Sometimes, The Wheel is on Fire

Sometimes, The Wheel is on Fire

Saturday, March 13, 2010

Yeah, He's Lost It

The Lost Symbol
by Dan Brown

A few years back I read Dan Brown’s first two Robert Langdon novels, The Da Vinci Code and Angels & Demons. I remembered the tales as being outlandish but entertaining, yet some of my friends and family held a different opinion: They deemed Brown a talentless hack. That’s why I felt compelled to read his latest novel, The Lost Symbol; only in the last couple of years had I begun to read books with a critical eye, and recognize bad writing for what it was. I needed to find out once and for all: Was Dan Brown really as bad as people said?

Oh, you better believe it.

In The Lost Symbol, Robert Langdon gets summoned to Washington, D.C. to blah blah blah yackedy shmackedy. The story itself doesn’t really matter. Really, the characters and plot elements are only there for one purpose: to build the suspense. And, of course, when I say suspense, I mean short, formulaic chapters filled with cheap literary gimmicks.

Let’s begin with the main gimmick. Dan Brown employs one little trick repeatedly and unabashedly throughout the book, and that (along with some other telltale evidence) is what proved to me early on that I’m already a far, far better writer than he’ll ever be. What he does is this: He ends every chapter with some great revelation or unveiling. Now, this would actually be a fine way to keep the reader interested, except he never lets the reader in on the surprise! Instead, he’ll give you something like, “Langdon looked upon the object, and knew with utmost certainty that nothing would ever be the same again.” Then, chapter break. If you’re lucky, you’ll find out what the object is a few chapters later, rather than fifty chapters later.

In my writing, I also try to end chapters with a twist, or leave characters in the middle of a tense situation, surefire ways to keep the reader reading. The difference: I strive to shock the reader, whereas all Brown does is show us the shock on his character’s face.

Which brings me to my second point. If you ever deign to read a Dan Brown novel, one of the first things you may notice is that all of his characters are pretty much shocked all the time. And he’s not coy about it, either; instead of letting a character’s shock shine through in his dialogue or actions, Brown comes right out and tells you – repeatedly – that the figure is amazed, astonished, or astounded, and usually at the most mundane things.1 Actually, maybe it’s a good thing he does us this service; if he didn’t tell us, we’d have no idea that the idea or the object or whatever was supposed to be shocking in the first place.

Some other things that bothered me:
  • Often, characters withhold information from other characters – and from us, even if we’re following their inner monologue – for the sole purpose of moving the plot along.
  • Robert Langdon is well-versed in Freemason lore, but believes every single aspect of it is myth. Even after a half-dozen are proven to be real, in relatively quick succession, what does he think the next time one comes up? Myth.
  • At the beginning of the book, the Masons want to keep all their secrets secret, and go to great lengths to do so. By the end, they’re actively helping Robert Langdon uncover them, even though he himself is reluctant to do so.
  • Brown did a ton of research to write this book, and goddammit, he wasn’t going to let any of it go to waste, whether or not the information was relevant. He imparts most of the research via flashbacks to earlier discussions or classroom lectures, and in one fateful instance, a flashback within a flashback.2 If his editor hadn’t been a spinless pansy, s/he’d have gutted the book with a chainsaw and cut out about 150 pages.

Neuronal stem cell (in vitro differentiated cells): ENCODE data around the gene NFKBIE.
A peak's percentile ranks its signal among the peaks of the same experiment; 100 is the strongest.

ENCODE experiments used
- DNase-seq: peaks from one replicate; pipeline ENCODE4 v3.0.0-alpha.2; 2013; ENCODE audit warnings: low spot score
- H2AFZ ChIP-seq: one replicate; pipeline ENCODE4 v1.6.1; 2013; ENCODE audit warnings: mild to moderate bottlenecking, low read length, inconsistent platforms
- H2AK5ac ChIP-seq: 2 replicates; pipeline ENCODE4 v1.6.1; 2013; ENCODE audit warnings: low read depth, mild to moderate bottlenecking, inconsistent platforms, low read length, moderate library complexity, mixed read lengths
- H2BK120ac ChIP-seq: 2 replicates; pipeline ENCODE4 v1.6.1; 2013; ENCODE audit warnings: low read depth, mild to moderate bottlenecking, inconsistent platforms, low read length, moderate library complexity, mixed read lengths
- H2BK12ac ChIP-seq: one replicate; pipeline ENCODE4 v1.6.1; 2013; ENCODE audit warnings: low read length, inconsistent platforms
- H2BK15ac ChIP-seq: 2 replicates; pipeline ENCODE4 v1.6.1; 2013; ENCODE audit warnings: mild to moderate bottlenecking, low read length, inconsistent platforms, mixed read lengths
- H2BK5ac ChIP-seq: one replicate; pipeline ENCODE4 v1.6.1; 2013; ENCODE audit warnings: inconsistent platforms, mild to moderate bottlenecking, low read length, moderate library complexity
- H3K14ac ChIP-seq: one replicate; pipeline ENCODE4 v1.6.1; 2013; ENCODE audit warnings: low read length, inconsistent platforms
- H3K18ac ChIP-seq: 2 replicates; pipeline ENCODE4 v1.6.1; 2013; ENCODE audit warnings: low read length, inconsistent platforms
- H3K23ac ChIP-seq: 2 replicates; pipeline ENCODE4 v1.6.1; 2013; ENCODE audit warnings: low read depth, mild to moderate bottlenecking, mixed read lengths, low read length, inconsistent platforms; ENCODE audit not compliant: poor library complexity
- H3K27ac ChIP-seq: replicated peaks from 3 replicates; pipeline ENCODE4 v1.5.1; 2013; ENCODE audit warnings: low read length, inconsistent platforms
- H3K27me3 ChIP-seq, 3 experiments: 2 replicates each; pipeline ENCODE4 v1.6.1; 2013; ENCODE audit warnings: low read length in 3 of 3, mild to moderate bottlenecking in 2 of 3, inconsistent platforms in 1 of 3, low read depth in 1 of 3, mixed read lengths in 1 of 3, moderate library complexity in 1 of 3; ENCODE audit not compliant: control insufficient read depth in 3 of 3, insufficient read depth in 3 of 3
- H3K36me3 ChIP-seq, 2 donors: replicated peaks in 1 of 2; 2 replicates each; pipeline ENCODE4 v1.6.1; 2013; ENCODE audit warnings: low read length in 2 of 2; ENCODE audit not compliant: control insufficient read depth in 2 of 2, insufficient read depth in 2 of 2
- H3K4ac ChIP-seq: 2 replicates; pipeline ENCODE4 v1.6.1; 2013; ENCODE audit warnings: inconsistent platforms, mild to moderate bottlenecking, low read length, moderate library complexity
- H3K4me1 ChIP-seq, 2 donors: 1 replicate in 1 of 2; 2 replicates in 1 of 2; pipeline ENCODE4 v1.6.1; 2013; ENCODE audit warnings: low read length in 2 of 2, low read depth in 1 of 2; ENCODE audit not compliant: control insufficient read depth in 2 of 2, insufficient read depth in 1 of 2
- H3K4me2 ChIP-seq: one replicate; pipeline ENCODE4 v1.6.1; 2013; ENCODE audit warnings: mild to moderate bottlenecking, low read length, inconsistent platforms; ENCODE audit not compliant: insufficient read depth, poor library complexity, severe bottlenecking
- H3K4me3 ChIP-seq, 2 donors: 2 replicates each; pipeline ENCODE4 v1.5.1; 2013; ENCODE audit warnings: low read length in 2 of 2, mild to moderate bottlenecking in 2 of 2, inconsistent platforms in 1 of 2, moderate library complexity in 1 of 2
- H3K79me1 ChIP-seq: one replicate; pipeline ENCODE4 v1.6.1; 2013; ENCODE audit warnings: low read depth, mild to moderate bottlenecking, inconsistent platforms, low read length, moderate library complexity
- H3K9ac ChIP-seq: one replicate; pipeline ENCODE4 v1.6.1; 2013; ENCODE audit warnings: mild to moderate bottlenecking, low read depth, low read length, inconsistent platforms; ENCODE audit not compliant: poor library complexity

• Brown uses too many pet words. For instance, he apparently likes to over-use the word apparently, despite that in almost every case there’s nothing “apparently” about it; it just is. Then, there are a couple chapters in the middle where everything’s potent, and one character refers to his sex organ multiple times as, well, “his sex organ.” Not his penis. Not his cock, his dick, or some other penile slang.3 His sex organ.
  • By the end of the book, three of the main characters have nearly died. Yet, whether they’re dealing with loss of blood, loss of hand, or loss of credulous readers, the characters just keep on trucking. (“No, I don’t need to go to the hospital! It’s just a flesh wound! Now come with me, so I can let you in on things us Masons have kept secret for hundreds of years!”)
In conclusion, it sucked.


1 Though, of course, you have to wait at least 3 chapters after the character’s initial shock to find out just how mundane.
2 Both discussions and lectures are completely unrealistic. Every time, the characters just happen to speak of the exact details that are important to the story, or argue about the very points Brown is anxious to dispel, and always in regard to the most obscure of subjects. In the lectures, the high schoolers participate enthusiastically and applaud the speaker, and the college students are way too knowledgeable even for Harvard folk. In essence, these scenes feel more staged than the rest of the book... which is saying something.
3 As opposed to penal slang, such as slammer. Although, it would have been fun if he’d called it his hoosegow.


  1. "In conclusion, it sucked." Concise. To the point. I might have to borrow it!!

  2. I agree completely -- you pretty much covered all of my complaints after I gave Dan Brown another chance with "The Lost Symbol." The writing hasn't improved, and the story itself wasn't even compelling, even for a DC native. Happy to discover your blog, though ... nice work!